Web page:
Johar, who made his directorial debut with 'Kuch Kuch Hota Hai' back in 1998, said, "I have been fighting legal cases since my first film. I have been combating political parties and groups since then. Even my effigy was burnt once. I am afraid to give a statement on the politics of land or even share my point-of-view. I feel restrictive to be a citizen of this country."
Johar was in the capital to to share his views on 'Celebrating 100 years of Indian Cinema- The Road Ahead' at the ongoing Centenary Film Festival. "We feel vulnerable at the release, pre-release and even post-release. Though I believe fear is not an emotion that a filmmaker should experience," he said.
The 40-year-old director's 'My Name is Khan' was opposed by Shiv Sena and its release was delayed in his home state- Maharashtra. Johar has bought the film rights of the Shiva trilogy by the best-selling author Amish Tripathi but he says he is scared of making a movie on it. Veteran actor Dhritiman Chaterjee who has worked with legendary filmmaker Satyajit Ray, said, "If Satyajit Ray and Mrinal Sen's Kolkata films particularly Sen's films which were explicitly political in nature were made in today's times, I don't think they would have got a release."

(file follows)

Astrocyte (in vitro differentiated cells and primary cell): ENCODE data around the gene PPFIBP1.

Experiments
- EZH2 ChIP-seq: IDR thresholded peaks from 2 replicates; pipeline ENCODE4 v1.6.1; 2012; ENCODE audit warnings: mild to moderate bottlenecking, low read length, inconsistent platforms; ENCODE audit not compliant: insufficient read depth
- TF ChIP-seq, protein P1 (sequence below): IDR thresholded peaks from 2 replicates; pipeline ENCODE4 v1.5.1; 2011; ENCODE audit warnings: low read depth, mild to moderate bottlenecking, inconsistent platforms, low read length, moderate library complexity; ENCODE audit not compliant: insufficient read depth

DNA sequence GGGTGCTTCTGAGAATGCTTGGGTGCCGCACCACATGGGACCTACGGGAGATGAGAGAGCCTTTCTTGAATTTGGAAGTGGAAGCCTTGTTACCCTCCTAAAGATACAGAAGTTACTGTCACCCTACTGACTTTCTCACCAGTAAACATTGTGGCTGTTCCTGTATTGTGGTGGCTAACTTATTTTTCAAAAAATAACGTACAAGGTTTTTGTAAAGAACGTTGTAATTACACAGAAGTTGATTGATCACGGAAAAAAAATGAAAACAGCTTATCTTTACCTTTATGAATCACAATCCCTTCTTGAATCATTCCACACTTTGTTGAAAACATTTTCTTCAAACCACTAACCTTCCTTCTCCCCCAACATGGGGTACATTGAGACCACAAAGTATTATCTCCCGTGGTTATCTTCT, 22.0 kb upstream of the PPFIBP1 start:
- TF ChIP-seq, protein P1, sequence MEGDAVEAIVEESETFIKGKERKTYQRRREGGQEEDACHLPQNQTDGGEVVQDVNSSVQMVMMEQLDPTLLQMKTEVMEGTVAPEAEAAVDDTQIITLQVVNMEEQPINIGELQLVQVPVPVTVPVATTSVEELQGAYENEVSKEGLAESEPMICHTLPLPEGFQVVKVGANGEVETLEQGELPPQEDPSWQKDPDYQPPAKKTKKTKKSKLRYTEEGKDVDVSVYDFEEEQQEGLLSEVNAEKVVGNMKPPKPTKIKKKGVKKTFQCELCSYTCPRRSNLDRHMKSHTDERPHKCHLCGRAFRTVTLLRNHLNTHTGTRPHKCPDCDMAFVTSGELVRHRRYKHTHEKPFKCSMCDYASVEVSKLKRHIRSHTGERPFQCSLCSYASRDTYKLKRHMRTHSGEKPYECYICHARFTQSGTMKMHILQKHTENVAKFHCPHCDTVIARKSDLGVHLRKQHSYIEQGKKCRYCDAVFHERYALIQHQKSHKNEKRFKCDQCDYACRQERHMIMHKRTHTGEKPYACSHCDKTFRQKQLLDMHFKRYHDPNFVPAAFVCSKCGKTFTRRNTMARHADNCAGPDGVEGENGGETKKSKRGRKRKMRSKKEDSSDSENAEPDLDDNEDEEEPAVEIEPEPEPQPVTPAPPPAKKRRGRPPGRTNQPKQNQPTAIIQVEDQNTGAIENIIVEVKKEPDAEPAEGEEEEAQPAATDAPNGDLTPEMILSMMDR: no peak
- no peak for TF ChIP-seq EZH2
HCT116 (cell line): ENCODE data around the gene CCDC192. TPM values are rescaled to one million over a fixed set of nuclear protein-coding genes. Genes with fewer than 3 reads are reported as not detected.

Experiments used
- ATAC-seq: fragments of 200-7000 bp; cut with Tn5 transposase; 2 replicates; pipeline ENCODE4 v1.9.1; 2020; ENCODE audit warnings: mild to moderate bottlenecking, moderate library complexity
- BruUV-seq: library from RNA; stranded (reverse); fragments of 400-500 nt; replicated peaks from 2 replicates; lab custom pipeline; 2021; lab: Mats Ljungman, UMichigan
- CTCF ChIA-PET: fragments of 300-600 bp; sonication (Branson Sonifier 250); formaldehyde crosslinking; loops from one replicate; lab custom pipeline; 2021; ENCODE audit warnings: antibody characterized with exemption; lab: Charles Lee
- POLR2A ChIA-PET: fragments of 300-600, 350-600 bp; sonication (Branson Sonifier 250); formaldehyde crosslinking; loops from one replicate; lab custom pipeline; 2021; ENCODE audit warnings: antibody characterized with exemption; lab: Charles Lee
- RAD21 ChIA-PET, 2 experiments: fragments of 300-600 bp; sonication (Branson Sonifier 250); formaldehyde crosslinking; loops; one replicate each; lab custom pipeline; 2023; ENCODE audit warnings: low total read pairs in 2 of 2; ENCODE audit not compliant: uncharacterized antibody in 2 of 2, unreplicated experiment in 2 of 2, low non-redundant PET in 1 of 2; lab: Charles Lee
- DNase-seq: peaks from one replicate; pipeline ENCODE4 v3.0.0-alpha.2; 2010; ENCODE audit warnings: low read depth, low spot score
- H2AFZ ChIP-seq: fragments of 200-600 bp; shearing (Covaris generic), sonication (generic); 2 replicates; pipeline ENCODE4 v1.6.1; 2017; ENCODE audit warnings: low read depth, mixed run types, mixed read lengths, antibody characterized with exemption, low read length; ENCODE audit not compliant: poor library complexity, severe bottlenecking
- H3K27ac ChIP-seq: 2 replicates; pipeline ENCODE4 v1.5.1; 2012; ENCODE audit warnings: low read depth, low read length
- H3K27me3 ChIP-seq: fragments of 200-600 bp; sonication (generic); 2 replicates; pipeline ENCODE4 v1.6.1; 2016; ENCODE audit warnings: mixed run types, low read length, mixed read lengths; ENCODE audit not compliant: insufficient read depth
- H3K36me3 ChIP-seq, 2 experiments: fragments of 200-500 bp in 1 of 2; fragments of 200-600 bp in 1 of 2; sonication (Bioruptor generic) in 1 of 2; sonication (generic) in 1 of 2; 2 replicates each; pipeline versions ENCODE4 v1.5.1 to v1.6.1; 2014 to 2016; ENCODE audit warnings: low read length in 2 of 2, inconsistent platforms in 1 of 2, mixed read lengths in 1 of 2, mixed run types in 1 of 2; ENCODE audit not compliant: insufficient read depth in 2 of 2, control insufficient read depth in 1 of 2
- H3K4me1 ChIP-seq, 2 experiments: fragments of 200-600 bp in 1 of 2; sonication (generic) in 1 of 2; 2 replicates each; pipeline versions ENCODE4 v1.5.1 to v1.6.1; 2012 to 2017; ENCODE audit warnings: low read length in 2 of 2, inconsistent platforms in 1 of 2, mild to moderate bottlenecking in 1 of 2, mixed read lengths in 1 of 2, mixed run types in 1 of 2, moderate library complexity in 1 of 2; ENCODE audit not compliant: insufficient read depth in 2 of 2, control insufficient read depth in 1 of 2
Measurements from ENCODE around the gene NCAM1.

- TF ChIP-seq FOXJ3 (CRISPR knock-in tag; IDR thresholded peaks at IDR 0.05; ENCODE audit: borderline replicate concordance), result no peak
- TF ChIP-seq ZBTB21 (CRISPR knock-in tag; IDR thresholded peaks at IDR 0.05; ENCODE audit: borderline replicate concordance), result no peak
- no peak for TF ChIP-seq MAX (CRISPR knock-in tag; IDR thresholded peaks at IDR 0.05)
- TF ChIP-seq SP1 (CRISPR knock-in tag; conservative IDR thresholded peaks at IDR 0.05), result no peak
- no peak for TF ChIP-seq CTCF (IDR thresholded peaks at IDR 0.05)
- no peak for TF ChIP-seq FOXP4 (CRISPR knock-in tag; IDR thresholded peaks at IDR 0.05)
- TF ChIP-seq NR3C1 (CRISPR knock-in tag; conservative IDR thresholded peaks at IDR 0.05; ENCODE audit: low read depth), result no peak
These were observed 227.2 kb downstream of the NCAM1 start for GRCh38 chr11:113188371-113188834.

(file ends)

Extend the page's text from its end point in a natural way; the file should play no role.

Director Dibakar Banerjee, known for his realistic films such as 'Khosla Ka Ghosla', 'Oye Lucky! Lucky Oye!', 'Love Sex aur Dhokha' and 'Shanghai' believes people hold the power to change the system. "When they come for you there will be nobody to protest. We need to address the issue of censorship very deeply," said Banerjee.
Zoya Akhtar believes vandalism and hooliganism in the name of censorship should not be allowed. "People can't break theatres because they are offended by a film. If government can protect us then I believe more genuine voices can come out and we can work out with them." Johar, Dibakar and Zoya also promoted their upcoming Indian anthology film 'Bombay Talkies'. Anurag Kashyap was not present at the event.